Reporting on women politicians has focused on body and looks, in the last decades as well as in the early twentieth century. Sarah Pedersen of Robert Gordon University studies the press coverage of suffragettes and contemporary Scottish Parliament leaders.
Celebrity culture and personalisation of politics has intesified media’s focus on women politicians’ appearance, underlining women’s ‘odd position in politics’. The article draws on Scottish newpapers’ coverage in the early twentieth century. Going back over a hundred years, the roots of the media’s obsession with the looks, weight, clothes and even sexuality of modern women politicians can be found in the press coverage of the suffragettes.
To a certain extent, the focus on appearance was part of a discourse promoted by the suffragettes themselves. This kind of a view, represented also clearly in their physical appearance, differentiated suffragettes from men and helped to promote the alternative to masculine politics. The author argues that this has however left an unwanted legacy to contemporary politicians, amplified by celebrity culture.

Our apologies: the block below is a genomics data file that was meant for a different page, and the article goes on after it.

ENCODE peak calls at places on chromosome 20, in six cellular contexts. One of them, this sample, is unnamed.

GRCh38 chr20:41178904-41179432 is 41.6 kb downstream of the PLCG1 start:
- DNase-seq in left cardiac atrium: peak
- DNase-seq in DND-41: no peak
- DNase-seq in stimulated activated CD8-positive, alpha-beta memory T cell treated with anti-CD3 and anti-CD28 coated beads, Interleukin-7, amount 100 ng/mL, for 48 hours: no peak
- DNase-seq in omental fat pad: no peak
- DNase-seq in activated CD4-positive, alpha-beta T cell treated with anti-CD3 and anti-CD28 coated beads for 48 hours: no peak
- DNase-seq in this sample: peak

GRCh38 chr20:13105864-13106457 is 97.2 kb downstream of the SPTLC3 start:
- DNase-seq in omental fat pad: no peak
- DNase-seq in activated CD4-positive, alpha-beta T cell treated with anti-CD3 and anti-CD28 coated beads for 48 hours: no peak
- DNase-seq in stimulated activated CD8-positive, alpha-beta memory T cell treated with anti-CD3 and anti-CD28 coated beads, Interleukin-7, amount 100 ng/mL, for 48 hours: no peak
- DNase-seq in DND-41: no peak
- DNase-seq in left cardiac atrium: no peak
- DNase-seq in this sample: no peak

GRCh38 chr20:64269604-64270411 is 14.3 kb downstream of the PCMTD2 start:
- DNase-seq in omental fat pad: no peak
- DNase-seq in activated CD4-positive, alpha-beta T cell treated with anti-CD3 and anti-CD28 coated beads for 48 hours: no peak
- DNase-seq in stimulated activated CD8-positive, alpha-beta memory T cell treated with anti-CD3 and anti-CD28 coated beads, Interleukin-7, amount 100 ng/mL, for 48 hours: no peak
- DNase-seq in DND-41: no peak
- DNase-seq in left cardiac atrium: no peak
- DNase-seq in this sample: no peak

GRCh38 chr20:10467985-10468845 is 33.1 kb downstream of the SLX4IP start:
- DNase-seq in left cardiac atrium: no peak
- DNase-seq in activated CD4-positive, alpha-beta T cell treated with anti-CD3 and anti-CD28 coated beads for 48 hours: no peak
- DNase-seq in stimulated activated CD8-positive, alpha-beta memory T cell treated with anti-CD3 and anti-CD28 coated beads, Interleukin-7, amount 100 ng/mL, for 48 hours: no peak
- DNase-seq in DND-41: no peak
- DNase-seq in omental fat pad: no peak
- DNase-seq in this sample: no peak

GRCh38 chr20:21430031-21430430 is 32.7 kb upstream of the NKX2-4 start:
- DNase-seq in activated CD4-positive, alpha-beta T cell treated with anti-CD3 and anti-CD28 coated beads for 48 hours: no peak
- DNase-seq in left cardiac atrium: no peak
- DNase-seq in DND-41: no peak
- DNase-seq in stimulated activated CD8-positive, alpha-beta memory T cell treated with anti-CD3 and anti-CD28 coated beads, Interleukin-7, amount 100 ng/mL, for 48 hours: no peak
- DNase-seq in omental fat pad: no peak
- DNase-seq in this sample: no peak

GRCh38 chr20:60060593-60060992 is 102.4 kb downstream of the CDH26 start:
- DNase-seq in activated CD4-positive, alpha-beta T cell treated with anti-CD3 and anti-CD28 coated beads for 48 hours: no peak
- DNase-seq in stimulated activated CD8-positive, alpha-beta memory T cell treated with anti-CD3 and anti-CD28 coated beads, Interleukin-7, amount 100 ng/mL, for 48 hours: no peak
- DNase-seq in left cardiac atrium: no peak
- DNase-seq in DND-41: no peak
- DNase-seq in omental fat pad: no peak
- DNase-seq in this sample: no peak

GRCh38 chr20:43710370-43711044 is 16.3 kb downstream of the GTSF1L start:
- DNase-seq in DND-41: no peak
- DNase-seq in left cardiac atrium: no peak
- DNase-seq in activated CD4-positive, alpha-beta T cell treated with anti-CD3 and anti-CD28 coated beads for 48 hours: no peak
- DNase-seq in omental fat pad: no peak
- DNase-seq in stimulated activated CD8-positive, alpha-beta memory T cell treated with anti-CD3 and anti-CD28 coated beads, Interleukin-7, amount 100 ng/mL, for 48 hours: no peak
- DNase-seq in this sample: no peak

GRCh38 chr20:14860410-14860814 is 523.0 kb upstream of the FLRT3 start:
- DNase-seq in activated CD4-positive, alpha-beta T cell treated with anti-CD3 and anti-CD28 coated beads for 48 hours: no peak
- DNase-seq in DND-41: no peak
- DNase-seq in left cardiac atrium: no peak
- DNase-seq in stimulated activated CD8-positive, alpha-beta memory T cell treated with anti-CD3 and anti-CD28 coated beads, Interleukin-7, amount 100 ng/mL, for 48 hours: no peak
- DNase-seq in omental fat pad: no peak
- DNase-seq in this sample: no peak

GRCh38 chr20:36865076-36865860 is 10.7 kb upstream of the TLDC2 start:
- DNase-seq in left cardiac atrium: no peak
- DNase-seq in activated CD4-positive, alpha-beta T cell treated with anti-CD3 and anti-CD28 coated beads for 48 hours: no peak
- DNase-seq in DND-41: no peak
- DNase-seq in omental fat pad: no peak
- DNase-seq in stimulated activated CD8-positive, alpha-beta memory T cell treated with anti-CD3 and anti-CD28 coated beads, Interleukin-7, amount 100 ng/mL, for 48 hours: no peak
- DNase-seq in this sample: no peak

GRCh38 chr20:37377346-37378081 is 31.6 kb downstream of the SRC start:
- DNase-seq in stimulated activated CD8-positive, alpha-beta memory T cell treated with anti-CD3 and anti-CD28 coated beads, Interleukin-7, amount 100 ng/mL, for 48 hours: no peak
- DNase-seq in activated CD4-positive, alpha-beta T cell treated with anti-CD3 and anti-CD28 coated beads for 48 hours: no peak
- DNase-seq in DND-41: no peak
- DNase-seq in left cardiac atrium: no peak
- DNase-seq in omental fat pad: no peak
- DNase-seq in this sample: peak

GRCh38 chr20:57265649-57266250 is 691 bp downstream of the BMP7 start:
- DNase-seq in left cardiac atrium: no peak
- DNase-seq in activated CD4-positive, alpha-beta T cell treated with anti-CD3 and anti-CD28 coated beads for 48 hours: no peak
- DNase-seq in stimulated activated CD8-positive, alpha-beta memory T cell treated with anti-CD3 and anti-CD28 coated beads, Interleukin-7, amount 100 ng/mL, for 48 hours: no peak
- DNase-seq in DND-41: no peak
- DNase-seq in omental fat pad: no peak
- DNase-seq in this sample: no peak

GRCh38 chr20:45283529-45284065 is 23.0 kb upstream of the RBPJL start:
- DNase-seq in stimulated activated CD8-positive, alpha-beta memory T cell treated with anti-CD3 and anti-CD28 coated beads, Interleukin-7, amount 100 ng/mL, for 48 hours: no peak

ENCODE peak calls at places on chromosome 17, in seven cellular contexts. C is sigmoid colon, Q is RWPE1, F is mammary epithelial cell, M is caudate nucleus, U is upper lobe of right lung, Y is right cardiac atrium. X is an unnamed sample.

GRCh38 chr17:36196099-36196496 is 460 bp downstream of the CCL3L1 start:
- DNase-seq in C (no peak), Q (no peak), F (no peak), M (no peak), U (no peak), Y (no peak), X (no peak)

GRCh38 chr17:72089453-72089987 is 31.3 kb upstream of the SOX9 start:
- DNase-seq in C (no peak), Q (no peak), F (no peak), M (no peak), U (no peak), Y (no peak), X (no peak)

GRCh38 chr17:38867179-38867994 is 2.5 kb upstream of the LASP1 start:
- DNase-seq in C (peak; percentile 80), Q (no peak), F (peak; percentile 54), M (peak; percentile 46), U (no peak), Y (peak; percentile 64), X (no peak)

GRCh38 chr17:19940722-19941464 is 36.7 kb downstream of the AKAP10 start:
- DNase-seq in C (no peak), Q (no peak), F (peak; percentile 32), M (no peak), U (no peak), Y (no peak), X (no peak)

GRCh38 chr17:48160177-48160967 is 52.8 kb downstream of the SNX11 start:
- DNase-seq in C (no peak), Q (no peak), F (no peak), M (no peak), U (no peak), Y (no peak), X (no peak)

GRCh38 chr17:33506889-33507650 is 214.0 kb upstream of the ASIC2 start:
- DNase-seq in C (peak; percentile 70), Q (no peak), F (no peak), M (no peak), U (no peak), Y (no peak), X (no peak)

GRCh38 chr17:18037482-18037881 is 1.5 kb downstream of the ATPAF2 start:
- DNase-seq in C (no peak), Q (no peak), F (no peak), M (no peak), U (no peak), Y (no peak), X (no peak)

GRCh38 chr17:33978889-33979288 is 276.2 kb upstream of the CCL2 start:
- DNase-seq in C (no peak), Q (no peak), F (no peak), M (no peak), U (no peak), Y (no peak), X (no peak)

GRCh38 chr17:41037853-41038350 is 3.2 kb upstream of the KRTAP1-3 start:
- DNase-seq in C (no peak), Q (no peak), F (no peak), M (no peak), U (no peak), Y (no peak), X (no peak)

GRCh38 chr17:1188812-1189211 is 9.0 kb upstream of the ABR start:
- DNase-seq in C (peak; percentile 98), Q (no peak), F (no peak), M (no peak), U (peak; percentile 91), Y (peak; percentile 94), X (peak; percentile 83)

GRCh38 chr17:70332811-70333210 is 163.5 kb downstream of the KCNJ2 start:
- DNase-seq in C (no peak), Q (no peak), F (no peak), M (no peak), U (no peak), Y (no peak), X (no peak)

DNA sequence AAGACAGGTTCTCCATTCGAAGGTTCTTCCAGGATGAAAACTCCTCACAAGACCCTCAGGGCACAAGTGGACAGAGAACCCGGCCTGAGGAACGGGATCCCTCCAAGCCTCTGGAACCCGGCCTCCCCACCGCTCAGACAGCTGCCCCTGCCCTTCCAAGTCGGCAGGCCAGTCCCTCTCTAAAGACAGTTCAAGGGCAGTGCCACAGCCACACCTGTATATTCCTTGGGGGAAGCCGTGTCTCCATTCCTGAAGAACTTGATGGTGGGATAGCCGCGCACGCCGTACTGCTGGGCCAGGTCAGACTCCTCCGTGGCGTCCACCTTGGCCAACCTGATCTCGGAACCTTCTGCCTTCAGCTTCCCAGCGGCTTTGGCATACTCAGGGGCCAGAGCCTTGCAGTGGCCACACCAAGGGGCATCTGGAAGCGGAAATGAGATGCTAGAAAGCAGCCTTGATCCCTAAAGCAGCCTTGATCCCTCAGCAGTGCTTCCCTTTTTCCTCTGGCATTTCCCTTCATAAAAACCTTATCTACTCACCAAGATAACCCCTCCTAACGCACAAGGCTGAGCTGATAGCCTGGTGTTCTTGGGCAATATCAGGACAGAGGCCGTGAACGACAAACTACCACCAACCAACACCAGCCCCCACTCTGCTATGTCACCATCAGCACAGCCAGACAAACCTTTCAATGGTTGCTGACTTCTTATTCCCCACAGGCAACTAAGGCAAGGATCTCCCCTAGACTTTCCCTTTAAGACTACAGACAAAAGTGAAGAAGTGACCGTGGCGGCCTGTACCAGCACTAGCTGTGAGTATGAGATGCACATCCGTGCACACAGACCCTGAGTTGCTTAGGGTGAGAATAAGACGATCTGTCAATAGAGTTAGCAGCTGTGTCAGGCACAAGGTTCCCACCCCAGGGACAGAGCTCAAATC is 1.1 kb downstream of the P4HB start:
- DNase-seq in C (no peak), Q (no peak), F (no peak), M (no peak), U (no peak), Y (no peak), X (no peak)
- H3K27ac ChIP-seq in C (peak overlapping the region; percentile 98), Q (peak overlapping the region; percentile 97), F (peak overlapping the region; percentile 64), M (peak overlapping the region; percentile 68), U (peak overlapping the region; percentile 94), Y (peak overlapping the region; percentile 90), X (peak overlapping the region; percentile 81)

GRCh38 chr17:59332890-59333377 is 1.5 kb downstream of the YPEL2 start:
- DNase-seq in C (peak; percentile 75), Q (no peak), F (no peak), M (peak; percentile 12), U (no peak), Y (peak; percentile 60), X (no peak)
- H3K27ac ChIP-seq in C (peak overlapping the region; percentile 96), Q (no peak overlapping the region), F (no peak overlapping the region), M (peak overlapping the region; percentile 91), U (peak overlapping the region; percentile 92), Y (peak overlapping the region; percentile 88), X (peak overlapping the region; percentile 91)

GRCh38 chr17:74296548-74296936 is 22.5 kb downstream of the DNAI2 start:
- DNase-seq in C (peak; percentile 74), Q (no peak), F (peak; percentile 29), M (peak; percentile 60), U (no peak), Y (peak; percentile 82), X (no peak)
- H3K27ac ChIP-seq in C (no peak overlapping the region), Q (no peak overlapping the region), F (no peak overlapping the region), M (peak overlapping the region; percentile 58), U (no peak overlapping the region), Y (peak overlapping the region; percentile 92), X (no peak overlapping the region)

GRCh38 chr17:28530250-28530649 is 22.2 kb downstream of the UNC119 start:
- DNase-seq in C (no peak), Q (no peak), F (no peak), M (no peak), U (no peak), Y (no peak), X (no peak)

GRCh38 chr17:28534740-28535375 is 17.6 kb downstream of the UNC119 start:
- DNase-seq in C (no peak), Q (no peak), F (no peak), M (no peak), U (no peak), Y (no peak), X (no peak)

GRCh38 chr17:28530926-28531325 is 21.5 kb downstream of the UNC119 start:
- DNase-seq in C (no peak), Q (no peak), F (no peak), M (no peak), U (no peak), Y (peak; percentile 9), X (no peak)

The article “Press Response to Women Politicians” was published in Journalism Studies and is available online.
Picture: Suffragettes, England, 1908 by New York Times, license public domain